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I always laugh when I see people talking about starting a lager fermentation at room temp.

Do you think the yeast will not ferment at cold temps? It is a lager yeast. They are made for fermenting in cold temps.....why would you think that you need to start them at temps that are above their optimum temp range. That will cause the yeast to produce fusil alcohols and esters.

Just as you would do for an ale yeast....you need to cool the wort to a temp that is in your yeast's optimum temp range. If you do not know what that is....look it up!


The diacetyl rest is nothing to forget about or skip. You should always raise and lower temperatures by only 5 degrees per day. You do not want to shock your yeast, but fast temp changes affect flavor, so you want to avoid them.


Lagering takes time. Lagers have a cleaner, less intense flavor, than ales, so you want to make sure you do everything right because you have less flavor to mask mistakes. If you ferment an ale at higher than normal temps, you may be alright because the flavor is more suited to hide off-flavors.

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Old 09-20-2006, 11:21 PM   #8
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A diacetyl rest isn't needed for all lager yeasts. It don't hurt to do one, just that it may not be nesessary. WY2308 usually needs one and I'll do one for this yeast, but for the rest, use your nose during primary ferment. If I smell a lot of sulphur in my fridge, then i do a rest.

I have used WY 2308, 2272, 2278, and saflager S-23 for lagers and only needed a rest for the 2308.

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Old 09-21-2006, 12:49 AM   #9
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thanks guys u have been a great help. heres my next question.
ive done everything we just talked about.its 4 or 5 weeks later,time to bottle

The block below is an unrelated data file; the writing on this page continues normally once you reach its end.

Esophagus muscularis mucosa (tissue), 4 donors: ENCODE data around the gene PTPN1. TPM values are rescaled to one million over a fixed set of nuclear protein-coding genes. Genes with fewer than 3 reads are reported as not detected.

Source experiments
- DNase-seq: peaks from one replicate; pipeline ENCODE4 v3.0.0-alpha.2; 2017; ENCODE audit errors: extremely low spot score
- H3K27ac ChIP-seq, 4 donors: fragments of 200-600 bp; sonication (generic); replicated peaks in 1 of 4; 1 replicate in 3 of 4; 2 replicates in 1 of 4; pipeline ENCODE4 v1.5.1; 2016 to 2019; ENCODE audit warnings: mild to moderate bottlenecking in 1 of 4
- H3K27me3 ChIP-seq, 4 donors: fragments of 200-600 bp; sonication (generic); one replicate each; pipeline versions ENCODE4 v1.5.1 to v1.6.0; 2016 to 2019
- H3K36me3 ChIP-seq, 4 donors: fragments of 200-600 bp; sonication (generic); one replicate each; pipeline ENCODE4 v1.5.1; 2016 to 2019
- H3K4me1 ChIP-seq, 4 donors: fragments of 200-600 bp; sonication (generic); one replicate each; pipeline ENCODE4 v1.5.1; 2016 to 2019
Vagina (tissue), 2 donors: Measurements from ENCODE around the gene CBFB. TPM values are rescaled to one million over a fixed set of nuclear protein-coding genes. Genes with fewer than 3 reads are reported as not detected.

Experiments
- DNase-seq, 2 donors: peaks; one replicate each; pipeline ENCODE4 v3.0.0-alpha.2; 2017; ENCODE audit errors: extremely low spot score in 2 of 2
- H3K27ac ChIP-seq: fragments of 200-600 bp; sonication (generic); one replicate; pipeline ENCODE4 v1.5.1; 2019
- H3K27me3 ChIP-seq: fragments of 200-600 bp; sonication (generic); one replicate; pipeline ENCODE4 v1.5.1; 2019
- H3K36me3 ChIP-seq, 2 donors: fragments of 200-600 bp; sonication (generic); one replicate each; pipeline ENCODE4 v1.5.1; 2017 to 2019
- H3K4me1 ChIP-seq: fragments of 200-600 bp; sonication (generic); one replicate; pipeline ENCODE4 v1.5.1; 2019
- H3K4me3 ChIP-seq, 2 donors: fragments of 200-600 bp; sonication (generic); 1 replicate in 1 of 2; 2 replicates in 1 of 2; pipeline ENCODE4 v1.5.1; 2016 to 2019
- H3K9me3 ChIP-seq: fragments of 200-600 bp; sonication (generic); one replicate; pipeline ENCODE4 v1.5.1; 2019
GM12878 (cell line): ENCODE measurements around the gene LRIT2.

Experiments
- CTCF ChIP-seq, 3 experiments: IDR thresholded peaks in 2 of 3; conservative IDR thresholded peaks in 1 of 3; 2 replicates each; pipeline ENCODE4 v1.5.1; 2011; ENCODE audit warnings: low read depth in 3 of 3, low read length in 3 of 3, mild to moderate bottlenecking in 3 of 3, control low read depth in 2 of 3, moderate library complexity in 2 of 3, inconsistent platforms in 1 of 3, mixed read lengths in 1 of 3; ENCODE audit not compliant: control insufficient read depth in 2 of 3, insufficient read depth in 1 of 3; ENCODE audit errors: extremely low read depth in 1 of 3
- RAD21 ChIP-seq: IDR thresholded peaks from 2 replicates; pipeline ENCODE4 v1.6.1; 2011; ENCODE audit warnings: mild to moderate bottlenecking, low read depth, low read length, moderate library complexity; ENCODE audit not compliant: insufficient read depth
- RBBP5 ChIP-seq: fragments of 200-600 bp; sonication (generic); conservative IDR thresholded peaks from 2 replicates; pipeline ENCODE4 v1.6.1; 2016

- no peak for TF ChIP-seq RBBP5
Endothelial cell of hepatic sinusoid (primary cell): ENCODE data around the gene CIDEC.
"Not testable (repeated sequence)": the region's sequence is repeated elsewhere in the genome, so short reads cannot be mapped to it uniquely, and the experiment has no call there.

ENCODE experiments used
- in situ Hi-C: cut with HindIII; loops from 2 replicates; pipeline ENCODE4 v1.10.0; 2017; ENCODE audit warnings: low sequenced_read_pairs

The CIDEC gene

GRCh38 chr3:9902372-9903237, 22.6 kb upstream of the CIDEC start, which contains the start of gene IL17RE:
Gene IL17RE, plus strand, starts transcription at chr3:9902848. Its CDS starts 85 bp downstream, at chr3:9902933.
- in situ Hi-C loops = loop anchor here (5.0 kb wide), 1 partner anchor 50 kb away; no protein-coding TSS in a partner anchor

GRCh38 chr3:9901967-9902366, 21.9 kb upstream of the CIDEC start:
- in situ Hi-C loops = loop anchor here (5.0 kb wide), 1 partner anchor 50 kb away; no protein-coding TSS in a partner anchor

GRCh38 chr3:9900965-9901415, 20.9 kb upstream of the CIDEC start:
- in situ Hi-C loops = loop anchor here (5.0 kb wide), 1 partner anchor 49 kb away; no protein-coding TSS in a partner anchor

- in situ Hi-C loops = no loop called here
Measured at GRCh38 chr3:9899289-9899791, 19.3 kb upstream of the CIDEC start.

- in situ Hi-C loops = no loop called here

1-do i raise the temp back up to room temp
2-prime it then add more yeast
3-carb at room temp?or cold condition it
4-how long for best carbonation

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Old 09-21-2006, 01:47 AM   #10
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Quote:
Originally Posted by dougjones31
I always laugh when I see people talking about starting a lager fermentation at room temp.

Do you think the yeast will not ferment at cold temps? It is a lager yeast. They are made for fermenting in cold temps.....why would you think that you need to start them at temps that are above their optimum temp range. That will cause the yeast to produce fusil alcohols and esters.
Well, it's nice to finally meet a brewer that knows everything and is comfortable enough with his knowledge to be able to laugh at others.

Have a read of this from the Wyeast site (scroll most of the way down the page)

http://www.wyeastlab.com/beprlist.htm#pac

or just read the following cut and paste:



To pitch the yeast: clean the container or package with sanitizing solution. Shake well. Open, and pour the yeast into the fermenter.


Aerate well by stirring vigorously. Seal fermenter with airlock. Keep at 75º F until fermentation begins. Then cool to desired temperature. Signs of fermentation should be evident within one day, depending on yeast strain, brewing procedures, and fermentation temperatures.


FERMENTATION TEMPERATURE RANGE
Ale yeast 60-72 º F; Lager yeast 46-58º F.


Why not email them at brewerschoice@wyeastlab.com so you can laugh at them directly?


Before that, have a read on the FAQ page where it talks about deliberately fermenting a beer at room temperatures with lager yeast.

http://www.wyeastlab.com/faqs/faqmain.htm